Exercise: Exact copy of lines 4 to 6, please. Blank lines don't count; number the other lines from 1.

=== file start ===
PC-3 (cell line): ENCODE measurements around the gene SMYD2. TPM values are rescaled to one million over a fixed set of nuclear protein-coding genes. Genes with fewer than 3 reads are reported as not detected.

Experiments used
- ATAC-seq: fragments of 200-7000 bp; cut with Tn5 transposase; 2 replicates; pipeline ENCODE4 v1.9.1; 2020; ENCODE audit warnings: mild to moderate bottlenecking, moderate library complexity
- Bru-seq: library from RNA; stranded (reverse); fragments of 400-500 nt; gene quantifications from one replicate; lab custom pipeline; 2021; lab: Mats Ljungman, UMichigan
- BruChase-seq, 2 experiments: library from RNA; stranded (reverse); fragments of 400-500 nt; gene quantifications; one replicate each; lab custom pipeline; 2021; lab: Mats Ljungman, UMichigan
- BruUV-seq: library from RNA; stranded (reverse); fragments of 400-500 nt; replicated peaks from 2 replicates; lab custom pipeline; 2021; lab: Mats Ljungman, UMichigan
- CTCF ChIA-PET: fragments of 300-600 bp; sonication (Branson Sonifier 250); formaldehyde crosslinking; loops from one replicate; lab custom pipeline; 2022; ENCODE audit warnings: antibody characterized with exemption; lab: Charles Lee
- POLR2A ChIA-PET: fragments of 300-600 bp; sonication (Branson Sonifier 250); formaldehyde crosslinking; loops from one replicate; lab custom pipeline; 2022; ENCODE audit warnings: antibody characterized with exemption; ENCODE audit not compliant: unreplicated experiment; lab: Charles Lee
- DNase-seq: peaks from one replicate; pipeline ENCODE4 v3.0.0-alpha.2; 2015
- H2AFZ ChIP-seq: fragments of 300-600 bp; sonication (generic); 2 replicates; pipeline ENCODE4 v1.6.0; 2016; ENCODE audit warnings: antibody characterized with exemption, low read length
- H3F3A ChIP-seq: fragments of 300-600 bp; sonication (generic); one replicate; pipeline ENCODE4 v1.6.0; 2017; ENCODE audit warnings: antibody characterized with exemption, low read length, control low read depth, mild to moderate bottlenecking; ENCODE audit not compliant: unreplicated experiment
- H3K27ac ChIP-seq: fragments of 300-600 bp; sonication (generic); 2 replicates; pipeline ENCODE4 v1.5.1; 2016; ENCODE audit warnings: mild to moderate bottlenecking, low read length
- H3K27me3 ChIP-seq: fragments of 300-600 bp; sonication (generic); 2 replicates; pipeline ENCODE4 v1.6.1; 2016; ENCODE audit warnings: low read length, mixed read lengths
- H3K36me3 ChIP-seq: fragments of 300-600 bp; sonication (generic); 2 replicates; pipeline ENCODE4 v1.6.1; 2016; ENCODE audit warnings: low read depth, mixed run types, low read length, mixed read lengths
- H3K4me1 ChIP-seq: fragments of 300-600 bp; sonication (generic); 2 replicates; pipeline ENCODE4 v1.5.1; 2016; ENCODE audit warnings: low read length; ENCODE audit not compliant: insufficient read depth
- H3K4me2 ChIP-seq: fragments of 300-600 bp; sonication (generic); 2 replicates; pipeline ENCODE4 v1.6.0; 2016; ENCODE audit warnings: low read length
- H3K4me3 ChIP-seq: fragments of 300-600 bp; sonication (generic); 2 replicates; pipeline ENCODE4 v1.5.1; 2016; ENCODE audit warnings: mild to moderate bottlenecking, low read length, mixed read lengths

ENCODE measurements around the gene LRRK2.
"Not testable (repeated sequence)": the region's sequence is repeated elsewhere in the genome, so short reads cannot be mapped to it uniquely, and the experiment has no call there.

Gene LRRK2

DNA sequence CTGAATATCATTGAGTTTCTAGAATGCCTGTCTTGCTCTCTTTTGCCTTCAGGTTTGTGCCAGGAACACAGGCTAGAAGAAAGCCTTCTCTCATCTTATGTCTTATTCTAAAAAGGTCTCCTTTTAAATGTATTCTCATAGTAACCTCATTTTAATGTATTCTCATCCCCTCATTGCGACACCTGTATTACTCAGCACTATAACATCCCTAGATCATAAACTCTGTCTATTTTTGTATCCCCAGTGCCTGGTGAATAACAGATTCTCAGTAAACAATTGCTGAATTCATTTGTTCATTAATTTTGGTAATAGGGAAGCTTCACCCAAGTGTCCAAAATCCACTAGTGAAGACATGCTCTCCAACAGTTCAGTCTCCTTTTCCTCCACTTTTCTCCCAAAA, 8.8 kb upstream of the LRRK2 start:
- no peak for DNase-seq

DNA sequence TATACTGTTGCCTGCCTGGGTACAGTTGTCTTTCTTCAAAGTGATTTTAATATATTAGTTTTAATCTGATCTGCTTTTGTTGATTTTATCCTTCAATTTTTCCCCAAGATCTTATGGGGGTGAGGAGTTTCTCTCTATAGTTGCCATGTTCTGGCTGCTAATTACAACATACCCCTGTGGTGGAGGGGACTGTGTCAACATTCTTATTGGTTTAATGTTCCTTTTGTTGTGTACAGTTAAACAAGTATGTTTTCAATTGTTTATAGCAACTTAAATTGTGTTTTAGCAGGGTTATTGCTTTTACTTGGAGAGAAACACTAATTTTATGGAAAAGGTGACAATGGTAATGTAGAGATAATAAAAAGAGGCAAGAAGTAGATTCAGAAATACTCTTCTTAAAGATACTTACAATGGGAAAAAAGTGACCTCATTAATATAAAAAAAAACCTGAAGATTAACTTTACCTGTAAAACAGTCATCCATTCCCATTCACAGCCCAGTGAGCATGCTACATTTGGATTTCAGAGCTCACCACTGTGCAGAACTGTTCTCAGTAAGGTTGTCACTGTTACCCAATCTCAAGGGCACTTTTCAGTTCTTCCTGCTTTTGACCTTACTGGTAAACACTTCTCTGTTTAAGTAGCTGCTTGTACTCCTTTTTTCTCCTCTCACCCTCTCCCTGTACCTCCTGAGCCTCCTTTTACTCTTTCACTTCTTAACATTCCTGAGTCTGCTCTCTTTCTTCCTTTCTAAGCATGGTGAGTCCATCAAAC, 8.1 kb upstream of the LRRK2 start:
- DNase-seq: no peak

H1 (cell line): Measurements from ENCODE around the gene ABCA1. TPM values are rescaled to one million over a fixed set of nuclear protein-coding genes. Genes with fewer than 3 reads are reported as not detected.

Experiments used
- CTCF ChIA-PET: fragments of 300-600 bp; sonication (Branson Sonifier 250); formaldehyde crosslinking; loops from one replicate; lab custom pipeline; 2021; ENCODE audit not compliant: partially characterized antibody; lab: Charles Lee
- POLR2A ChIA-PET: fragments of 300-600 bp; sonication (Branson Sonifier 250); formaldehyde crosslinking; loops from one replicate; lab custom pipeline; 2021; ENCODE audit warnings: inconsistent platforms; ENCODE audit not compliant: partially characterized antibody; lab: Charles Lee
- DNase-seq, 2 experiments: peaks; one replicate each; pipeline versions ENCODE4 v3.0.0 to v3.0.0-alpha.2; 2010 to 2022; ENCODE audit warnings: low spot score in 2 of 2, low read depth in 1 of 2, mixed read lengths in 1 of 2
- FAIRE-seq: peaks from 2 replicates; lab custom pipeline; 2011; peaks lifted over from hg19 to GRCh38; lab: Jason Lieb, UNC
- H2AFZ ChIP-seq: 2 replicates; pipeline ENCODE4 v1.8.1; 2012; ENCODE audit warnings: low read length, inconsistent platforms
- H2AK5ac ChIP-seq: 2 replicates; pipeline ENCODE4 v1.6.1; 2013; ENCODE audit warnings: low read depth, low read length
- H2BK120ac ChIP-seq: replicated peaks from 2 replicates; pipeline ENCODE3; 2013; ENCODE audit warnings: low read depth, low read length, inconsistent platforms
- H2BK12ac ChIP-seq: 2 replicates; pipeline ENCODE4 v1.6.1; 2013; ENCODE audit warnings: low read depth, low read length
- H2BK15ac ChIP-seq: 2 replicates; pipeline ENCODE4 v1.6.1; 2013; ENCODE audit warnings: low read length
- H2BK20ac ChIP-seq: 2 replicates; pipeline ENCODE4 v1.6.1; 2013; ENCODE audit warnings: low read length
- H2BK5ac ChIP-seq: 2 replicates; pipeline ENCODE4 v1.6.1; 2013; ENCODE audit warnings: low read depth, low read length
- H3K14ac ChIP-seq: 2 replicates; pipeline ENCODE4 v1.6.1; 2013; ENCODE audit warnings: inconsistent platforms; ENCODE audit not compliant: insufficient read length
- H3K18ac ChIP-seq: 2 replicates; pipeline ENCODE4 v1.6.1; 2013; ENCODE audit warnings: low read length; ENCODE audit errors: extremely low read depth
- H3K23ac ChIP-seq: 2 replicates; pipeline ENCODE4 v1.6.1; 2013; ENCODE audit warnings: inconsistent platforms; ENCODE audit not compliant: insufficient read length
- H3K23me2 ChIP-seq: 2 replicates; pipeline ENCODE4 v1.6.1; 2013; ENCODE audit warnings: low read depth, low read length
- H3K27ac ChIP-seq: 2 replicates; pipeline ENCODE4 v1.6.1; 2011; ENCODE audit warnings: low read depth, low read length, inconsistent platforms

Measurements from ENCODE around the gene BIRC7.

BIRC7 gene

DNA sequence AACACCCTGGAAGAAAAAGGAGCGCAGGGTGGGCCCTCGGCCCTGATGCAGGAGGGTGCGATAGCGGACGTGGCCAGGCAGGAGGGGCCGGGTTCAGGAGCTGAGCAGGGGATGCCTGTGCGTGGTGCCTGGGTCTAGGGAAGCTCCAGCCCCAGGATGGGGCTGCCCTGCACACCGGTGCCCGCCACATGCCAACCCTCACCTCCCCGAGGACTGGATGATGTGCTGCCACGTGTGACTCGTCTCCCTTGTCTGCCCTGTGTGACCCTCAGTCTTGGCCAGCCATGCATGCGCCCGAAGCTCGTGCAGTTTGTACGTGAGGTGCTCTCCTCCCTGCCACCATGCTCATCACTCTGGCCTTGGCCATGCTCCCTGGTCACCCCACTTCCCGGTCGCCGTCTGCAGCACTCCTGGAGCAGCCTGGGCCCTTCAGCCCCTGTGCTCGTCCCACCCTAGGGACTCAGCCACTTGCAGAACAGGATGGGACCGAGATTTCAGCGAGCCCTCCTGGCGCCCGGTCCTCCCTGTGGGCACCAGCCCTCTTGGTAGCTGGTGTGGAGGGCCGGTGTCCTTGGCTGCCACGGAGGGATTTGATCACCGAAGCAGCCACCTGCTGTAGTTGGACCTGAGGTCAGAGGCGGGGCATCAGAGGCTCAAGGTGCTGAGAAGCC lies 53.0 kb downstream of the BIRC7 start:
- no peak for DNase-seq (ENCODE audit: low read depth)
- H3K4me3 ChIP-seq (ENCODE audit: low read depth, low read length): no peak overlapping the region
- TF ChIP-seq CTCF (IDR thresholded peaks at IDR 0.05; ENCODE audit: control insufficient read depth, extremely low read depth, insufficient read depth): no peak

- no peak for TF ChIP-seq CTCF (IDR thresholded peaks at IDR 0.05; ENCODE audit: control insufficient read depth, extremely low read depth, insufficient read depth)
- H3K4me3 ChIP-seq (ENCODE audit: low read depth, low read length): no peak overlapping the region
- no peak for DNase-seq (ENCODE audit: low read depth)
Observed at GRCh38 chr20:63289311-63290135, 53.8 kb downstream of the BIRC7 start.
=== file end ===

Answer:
- Bru-seq: library from RNA; stranded (reverse); fragments of 400-500 nt; gene quantifications from one replicate; lab custom pipeline; 2021; lab: Mats Ljungman, UMichigan
- BruChase-seq, 2 experiments: library from RNA; stranded (reverse); fragments of 400-500 nt; gene quantifications; one replicate each; lab custom pipeline; 2021; lab: Mats Ljungman, UMichigan
- BruUV-seq: library from RNA; stranded (reverse); fragments of 400-500 nt; replicated peaks from 2 replicates; lab custom pipeline; 2021; lab: Mats Ljungman, UMichigan